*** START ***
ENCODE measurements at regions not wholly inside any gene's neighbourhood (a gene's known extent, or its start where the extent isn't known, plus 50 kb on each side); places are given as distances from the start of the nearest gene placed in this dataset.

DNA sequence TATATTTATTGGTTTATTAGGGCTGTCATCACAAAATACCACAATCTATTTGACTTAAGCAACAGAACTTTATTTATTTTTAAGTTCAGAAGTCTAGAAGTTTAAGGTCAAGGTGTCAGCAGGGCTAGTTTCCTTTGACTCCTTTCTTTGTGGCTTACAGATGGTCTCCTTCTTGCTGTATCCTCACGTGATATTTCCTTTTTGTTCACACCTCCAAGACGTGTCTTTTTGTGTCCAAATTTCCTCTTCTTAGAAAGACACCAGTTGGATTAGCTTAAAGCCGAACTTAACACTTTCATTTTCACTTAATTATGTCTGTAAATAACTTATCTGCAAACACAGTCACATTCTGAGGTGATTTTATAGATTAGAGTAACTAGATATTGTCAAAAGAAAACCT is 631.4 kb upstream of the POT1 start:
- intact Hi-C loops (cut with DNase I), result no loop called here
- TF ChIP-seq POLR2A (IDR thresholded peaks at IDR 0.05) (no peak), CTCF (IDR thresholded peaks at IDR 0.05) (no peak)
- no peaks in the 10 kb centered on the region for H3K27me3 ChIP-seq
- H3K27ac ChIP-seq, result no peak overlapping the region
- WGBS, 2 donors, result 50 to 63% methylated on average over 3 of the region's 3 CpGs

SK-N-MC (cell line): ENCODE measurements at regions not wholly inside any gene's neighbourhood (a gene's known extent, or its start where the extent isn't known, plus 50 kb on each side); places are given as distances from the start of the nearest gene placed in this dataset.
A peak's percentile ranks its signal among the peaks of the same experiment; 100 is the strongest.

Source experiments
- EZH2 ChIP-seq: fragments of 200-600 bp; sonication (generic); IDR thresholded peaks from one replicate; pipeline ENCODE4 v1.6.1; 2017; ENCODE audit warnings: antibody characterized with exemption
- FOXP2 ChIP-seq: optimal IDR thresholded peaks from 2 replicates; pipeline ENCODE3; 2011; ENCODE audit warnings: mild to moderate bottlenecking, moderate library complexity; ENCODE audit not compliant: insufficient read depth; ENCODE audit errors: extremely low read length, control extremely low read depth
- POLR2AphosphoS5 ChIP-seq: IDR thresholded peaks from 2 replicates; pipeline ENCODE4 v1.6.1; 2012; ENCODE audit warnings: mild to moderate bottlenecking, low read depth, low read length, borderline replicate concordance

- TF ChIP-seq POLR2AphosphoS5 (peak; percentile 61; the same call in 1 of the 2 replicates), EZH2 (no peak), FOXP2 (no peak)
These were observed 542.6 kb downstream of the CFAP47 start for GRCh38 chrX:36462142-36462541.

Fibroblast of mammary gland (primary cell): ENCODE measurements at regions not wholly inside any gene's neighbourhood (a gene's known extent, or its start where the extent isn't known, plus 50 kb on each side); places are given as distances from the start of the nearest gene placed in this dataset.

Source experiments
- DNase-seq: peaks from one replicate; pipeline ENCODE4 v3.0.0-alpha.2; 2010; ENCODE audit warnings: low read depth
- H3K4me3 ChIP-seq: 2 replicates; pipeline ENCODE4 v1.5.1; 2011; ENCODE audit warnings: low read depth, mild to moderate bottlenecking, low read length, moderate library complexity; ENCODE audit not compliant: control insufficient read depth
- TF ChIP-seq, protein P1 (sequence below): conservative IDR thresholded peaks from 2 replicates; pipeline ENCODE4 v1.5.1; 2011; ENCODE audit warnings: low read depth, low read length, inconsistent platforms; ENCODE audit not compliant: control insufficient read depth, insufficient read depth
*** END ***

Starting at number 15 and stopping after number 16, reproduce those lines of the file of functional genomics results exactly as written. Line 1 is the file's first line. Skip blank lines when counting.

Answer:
These were observed 542.6 kb downstream of the CFAP47 start for GRCh38 chrX:36462142-36462541.

Fibroblast of mammary gland (primary cell): ENCODE measurements at regions not wholly inside any gene's neighbourhood (a gene's known extent, or its start where the extent isn't known, plus 50 kb on each side); places are given as distances from the start of the nearest gene placed in this dataset.